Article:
Thomas Flohr, VistaJet

Thomas Flohr

Think Global

Editors’ Note

Thomas Flohr transformed his passion for private aviation into VistaJet, to which he brought his business acumen and experience as President of a Fortune 500 company.

Company Brief

With VistaJet (www.vistajet.com), Thomas Flohr designed a revolutionary private aviation business model focused entirely around clients. The firm invested in the largest privately owned fleet of aircraft outside the Americas and took their first flight in 2004. They are now the world’s leading long-range private aviation company with a fleet of Bombardier aircraft based across Europe, the Middle East, Asia, and Africa, and their multilingual staff are based in offices across the globe.

What is your long-term goal for the VistaJet brand?

When you see a business jet parked in a remote location, the likelihood is that investment decisions are being considered and the decision-maker is flying back out to wherever he is based.

That is what VistaJet supports – the ease to have these jets available without asset risks in the most remote places around the globe.

This is in combination with a massive shift in global trade where today these frontier countries are doing business directly with each other, which wasn’t the case 5 to 10 years ago.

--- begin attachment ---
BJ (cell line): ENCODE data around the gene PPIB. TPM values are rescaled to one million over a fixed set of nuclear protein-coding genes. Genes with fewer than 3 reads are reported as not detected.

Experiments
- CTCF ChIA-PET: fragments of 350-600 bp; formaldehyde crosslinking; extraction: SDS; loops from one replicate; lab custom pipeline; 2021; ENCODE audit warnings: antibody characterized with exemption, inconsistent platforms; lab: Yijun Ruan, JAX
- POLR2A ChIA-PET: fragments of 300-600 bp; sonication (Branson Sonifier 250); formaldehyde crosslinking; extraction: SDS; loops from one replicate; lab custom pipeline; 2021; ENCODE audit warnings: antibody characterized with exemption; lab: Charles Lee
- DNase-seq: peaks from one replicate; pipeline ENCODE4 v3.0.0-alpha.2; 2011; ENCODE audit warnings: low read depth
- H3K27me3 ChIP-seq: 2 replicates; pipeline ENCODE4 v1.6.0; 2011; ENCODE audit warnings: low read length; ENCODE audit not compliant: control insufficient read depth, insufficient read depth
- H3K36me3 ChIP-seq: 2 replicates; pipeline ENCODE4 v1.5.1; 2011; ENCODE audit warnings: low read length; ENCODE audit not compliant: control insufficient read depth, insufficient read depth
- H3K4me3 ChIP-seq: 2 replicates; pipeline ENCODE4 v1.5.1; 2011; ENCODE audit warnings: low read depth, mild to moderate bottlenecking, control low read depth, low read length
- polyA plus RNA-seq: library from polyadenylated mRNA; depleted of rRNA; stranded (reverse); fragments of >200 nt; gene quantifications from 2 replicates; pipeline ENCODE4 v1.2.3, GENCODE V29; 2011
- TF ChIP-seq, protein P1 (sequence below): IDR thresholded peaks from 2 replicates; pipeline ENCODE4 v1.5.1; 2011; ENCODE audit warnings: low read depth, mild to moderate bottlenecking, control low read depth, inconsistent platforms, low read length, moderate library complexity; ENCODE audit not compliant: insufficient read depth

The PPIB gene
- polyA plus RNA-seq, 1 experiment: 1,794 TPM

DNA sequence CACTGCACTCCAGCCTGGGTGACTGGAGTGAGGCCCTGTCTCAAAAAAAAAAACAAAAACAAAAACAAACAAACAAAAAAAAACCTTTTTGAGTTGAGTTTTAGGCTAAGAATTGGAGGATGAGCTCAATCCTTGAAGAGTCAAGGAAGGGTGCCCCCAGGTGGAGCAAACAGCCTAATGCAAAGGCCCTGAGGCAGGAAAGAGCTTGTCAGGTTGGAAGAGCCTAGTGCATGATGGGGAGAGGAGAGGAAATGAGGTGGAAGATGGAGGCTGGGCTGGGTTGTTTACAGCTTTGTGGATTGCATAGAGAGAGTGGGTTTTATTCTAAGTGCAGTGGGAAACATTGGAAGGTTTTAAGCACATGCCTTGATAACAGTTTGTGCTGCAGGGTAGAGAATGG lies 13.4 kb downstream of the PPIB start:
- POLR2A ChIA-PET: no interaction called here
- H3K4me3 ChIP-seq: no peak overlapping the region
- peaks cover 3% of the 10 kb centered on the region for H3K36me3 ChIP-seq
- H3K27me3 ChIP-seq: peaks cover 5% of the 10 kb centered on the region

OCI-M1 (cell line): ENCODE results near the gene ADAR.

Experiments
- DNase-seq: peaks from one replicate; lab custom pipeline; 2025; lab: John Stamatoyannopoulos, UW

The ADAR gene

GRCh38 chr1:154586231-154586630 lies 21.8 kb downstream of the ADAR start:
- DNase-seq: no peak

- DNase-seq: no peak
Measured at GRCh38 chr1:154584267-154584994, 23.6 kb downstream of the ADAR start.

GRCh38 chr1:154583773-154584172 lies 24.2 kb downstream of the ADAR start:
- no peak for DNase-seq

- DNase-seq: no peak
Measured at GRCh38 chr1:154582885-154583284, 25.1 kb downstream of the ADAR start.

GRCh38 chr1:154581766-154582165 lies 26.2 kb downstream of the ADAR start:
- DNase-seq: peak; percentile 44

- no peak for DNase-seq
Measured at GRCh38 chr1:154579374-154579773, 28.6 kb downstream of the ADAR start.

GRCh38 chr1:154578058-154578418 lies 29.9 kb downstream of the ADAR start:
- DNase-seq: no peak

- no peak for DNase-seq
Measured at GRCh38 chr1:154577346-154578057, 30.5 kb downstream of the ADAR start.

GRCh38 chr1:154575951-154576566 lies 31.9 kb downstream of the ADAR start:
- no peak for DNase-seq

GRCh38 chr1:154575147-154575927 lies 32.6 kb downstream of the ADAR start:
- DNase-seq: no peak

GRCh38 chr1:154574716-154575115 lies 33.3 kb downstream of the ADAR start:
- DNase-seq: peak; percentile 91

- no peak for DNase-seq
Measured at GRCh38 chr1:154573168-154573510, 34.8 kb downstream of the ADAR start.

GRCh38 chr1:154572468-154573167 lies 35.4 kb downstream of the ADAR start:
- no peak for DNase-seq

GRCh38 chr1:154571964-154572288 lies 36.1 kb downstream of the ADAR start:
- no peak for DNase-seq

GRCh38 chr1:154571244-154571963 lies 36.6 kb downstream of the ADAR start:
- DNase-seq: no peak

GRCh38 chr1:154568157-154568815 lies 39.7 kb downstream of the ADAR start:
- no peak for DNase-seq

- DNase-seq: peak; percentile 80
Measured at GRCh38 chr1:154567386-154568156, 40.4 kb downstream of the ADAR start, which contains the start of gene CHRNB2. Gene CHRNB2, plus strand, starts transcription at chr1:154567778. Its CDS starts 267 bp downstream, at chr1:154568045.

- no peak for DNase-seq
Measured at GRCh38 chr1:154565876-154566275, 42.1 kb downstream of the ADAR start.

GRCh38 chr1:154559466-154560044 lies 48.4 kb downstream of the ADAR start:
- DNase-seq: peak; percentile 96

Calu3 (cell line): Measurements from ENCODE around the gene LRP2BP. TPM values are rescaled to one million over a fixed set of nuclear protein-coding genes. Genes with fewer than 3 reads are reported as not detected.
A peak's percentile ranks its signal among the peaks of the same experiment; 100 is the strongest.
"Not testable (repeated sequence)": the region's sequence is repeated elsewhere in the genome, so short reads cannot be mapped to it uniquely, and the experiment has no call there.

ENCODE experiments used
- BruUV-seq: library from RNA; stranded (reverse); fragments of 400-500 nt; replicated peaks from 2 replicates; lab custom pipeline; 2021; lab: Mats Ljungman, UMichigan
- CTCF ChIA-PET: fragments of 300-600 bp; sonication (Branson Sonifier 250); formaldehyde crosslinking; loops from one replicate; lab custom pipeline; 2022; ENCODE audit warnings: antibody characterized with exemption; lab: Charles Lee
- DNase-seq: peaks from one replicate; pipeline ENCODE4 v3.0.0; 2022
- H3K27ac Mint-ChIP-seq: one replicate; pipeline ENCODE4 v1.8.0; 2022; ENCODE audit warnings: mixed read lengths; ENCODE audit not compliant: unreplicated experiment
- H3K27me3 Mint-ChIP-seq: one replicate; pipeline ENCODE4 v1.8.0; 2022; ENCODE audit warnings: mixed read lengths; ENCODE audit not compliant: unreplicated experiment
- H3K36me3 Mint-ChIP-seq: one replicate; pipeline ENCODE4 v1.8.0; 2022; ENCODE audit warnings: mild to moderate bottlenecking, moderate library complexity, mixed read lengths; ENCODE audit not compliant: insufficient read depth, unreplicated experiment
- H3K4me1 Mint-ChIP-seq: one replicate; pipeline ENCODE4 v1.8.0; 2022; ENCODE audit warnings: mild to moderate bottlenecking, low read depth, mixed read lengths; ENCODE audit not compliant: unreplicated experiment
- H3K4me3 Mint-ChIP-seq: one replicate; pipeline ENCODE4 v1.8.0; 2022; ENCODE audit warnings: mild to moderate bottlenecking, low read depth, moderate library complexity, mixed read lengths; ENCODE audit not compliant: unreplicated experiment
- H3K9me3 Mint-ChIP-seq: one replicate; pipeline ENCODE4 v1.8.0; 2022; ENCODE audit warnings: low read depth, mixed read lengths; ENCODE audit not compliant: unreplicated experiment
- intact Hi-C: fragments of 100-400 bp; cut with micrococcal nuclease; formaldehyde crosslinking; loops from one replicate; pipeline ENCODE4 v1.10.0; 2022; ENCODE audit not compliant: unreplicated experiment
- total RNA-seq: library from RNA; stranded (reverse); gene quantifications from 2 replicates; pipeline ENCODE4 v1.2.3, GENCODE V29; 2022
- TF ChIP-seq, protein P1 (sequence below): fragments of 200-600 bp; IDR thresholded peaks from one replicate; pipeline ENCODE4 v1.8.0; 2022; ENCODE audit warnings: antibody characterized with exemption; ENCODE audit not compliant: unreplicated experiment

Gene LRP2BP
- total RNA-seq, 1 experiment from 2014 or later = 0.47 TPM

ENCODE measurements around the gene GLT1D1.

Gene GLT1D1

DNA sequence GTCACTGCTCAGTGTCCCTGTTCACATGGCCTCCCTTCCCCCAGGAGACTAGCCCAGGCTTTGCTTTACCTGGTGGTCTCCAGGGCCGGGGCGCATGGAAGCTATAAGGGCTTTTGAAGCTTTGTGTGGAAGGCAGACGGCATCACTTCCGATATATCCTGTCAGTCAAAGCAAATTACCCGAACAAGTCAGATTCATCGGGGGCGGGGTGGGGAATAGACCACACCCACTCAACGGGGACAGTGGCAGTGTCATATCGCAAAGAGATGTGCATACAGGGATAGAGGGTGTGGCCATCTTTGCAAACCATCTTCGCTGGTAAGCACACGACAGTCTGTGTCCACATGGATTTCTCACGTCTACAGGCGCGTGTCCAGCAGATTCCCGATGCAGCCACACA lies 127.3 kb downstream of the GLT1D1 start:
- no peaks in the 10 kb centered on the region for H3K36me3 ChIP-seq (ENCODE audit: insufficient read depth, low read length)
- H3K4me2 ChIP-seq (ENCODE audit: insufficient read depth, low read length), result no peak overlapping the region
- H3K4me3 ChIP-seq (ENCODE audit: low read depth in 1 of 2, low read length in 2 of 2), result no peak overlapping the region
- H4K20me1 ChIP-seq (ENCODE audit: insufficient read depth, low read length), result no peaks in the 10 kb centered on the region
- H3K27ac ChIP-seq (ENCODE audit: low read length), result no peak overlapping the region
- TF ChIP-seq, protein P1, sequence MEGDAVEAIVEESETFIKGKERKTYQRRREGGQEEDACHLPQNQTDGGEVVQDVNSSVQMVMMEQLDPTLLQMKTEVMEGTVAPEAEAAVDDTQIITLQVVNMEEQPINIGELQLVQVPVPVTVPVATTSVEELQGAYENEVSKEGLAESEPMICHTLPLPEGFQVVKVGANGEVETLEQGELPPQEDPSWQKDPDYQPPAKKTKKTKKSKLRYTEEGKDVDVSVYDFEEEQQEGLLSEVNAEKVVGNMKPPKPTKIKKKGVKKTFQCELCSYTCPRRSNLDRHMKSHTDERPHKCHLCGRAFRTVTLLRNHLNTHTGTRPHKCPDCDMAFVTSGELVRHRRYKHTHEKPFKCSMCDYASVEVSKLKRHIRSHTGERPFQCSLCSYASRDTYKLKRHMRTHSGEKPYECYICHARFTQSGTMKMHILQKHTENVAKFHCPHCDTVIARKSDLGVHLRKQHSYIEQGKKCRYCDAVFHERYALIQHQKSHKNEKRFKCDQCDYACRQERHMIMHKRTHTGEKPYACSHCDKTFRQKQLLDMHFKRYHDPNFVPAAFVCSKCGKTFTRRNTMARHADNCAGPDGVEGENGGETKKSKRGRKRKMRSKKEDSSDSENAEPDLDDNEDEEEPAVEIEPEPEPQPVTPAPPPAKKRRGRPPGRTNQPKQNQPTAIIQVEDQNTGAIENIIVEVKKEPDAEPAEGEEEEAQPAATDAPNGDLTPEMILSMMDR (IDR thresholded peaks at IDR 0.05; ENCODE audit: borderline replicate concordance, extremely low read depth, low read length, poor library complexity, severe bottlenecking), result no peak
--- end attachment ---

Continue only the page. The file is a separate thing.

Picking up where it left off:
The interior of one of
VistaJet’s Bombardier Global 6000 aircraft

We have identified and caught that megatrend, which is here to stay. Africa will do business with China, and China will do business with Russia, and Russia will do business with Africa, and the U.S. multinationals will have to participate in the same game to remain competitive on a global basis.

Also, the U.S. market is interesting for us because multinational companies don’t necessarily have the in-house expertise or comfort to fly global citizens to Africa or China, so that’s our contribution to a massively changing world trade.

How are the emerging nations responding to what you’re offering?

The emerging nations are typically given the 20-to-25-year-old airplanes, but we’re saying that these markets are the best opportunities on this globe so they deserve the best product.

In many countries, I’m being received by the Prime Minister or Minister of Aviation or Transportation because they embrace the concept of offering brand new aircraft.

A fair number of these countries have accident histories in general aviation so brand new aircraft, with a world-class operation behind them, will have a completely different track record. I’m seeing political interest at the highest level in every country I’m going to because they recognize that somebody is finally treating them like the rest of the world.

How have you been able to fulfill the demand for aircraft and how did your relationship with Bombardier develop?

We announced a deal with Bombardier on November 27th.

Bombardier, having made a family out of the Global Express with a 5000 and 6000 and soon a 7000 and 8000, as well as having the largest cabin in the marketplace, convinced us to continue with their aircraft – the Global 7000 will offer a 10-to-12-foot longer cabin so we will have the lead on the cabin in that top end of the market.